90. In addition, the material that is removed from the piston or cylinder by piston slap leaves small grooves or divots in the cylinder or piston. Unburned fuel, contaminants, and combustion byproducts such as soot, oil an unburned fuel escape the combustion chamber through these grooves or divots and enter the engine’s oil supply in the crankcase.

91. Over time, the accumulation of contaminants in the oil supply from piston slap creates an oil sludge that clogs oil ports in the engine. Clogged oil ports lead to metal-on-metal contact between moving components that are ordinarily separated by a layer of oil in the engine. This metal-on-metal contact creates metal shavings that also enter the oil supply, worsening the oil clogs. Metal shavings in the oil supply can also get lodged between moving parts, causing the engine to seize. (Plaintiff’s Amended Complaint at 20-21)

The Defendant Hyundai’s memorandum in support of its motion to dismiss may also be a wake-up call to anyone unfamiliar with the company’s practice of defending alleged defects with cross-allegations of inadequate maintenance. See Defendant’s memorandum at 7-9, 17 & 21.


 

New Hyundai-Kia Recall

Kia Motor Company is recalling 379,000 Kia Soul small SUVs from 2012 through 2016 with 1.6-liter engines. The claim: high exhaust gas temperatures have damaged the catalytic converters, which causes abnormal combustion that damages pistons and connecting rods. A failed connecting rod can pierce the engine block and cause oil leaks that cause fires.

Hyundai Motor Company is recalling 152,000 Hyundai Tucson SUVs from 2011 to 2013 and Kia is recalling Sportage SUVs from 2011 and 2012 for the same claim: engine oil pan leak that can cause fires.

Hyundai owners are supposed to get notifications starting March 29, 2019. Kia owners are supposed to get notifications starting April 10, 2019.



Connecticut Takes Aim at Hyundai-Kia at both State and Federal Levels

A group of states lead by Connecticut Attorney General William Tong are investigating Hyundai-Kia for potential unfair and deceptive acts in connection with hundreds of vehicle fires involving the Theta II engine.  This investigation parallels work being done by the Center for Auto Safety which overlaps with AOCA’s broader work on the subject. 

After attempting to deal with Hyundai directly, Senator Richard Blumenthal (D-CT) has petitioned the National Highway Traffic Safety Administration (NHTSA) to launch a safety defect investigation into the Theta II engine on a platform-wide basis – which is exactly what AOCA asked NHTSA to do in April 2016.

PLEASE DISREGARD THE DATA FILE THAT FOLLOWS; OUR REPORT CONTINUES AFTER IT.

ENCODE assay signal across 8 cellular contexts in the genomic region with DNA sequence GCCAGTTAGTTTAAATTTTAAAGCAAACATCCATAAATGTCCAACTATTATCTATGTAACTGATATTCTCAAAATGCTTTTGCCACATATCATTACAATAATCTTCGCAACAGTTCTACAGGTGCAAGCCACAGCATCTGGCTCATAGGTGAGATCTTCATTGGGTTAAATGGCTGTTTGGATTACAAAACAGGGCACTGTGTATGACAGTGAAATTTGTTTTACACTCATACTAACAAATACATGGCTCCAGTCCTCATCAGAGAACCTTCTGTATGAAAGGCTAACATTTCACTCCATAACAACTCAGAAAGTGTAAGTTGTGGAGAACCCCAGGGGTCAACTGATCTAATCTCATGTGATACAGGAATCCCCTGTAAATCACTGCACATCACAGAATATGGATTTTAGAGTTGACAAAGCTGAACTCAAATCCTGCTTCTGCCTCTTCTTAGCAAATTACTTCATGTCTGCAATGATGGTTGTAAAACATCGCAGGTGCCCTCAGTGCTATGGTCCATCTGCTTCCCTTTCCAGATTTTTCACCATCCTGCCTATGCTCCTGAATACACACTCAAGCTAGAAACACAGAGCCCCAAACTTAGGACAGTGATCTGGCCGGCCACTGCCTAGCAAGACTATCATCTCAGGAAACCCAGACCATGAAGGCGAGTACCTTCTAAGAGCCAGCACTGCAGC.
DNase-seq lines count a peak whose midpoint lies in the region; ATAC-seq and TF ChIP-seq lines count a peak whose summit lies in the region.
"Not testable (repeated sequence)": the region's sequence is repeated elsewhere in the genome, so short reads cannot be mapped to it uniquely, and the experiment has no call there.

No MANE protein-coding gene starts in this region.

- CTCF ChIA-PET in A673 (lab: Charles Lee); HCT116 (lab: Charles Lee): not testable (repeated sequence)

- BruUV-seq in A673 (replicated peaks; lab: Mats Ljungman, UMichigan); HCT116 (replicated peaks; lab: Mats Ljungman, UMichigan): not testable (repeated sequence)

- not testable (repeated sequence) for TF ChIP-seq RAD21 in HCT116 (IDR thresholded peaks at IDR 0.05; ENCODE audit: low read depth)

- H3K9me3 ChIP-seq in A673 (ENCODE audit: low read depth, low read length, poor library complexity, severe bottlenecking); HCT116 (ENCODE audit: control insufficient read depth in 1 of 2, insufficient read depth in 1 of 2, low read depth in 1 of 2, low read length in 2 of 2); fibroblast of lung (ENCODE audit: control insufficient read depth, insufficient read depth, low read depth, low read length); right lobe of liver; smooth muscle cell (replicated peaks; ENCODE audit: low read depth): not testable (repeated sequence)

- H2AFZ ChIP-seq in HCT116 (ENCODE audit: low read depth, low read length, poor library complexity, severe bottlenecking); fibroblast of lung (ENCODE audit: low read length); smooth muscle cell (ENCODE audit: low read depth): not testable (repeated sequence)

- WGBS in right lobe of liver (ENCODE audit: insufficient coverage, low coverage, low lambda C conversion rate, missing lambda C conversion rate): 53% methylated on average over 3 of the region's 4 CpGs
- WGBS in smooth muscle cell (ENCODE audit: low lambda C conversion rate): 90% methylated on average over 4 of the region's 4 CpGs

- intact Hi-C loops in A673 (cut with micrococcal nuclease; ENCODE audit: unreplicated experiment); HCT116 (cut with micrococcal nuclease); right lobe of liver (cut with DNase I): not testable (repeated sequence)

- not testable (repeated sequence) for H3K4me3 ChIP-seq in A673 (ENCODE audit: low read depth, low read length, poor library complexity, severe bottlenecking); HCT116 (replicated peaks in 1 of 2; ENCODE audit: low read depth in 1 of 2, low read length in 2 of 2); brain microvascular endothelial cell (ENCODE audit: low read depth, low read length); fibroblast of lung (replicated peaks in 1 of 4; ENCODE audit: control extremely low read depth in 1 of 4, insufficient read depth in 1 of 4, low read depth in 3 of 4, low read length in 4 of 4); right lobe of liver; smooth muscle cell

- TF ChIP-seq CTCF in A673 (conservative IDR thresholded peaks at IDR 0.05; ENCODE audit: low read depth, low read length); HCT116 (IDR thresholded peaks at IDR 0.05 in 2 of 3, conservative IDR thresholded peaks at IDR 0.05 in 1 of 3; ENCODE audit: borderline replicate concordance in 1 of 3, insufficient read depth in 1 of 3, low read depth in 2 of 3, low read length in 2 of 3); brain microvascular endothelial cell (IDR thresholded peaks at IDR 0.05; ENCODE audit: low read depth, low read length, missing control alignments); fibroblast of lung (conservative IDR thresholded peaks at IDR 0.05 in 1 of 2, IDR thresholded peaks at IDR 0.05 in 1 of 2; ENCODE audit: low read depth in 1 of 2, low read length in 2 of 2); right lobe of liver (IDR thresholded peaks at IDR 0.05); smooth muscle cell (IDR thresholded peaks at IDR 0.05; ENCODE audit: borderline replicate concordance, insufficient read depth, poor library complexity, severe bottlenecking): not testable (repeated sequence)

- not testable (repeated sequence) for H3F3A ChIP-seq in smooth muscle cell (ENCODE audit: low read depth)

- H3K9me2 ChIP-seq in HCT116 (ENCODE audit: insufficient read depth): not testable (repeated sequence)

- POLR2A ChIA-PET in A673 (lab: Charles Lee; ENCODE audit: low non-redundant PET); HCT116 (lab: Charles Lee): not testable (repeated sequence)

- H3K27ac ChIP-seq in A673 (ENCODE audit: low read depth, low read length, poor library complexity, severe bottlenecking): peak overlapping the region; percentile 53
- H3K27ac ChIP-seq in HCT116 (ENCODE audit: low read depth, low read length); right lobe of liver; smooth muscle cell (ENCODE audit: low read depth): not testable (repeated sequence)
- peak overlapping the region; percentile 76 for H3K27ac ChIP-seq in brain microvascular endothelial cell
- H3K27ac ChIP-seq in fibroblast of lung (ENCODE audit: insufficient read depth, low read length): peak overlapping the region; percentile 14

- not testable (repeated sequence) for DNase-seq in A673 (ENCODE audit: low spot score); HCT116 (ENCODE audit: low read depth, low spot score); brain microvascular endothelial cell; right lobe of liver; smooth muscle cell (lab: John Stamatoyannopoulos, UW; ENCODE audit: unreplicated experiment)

CALL TO ACTION: AOCA members with facilities in Connecticut are encouraged to provide information regarding ongoing customer issues with Hyundai/Kia Theta II engine vehicles and Hyundai Elantra Nu engine vehicles to AOCA Policy Advisory Joanna Johnson at jlj4policy@gmail.com. 


 

New Jersey Magnuson Moss Legislation

The state Senate Commerce Committee passed an amended version of S. 1712, which would have originally required automobile dealerships to provide customers with notice of their Magnuson Moss Warranty Act (MMWA) rights at the time of purchase. However, New Jersey dealers effectively blocked the bill until amendments were made to shift the notification requirements to automobile manufacturers who would have up to 90 days from purchase to accomplish the MMWA notification.  Although not the aftermarket’s preferred modality, it would still be a net positive for customers to receive MMWA notification in writing from their OEMs. 

The current hitch with the bill is that the amendments also changed the original MMWA notice language from referring to all parts used on a vehicle to only parts used to repair a vehicle.  Nothing in the MMWA distinguishes between maintenance and repair parts, and this state bill—even if passed as is—cannot alter the federal MMWA.  However, it would be totally confusing to consumers and likely erode the effectiveness of MMWA rather than strengthening it.  AOCA is working with related industry reps to get that problem solved on the assembly side with the companion bill, A5225.

STATUS: Oppose unless the MMWA consumer notification text refers to all parts used on a vehicle, as opposed to S. 1712’s current reference to only parts used to repair a vehicle.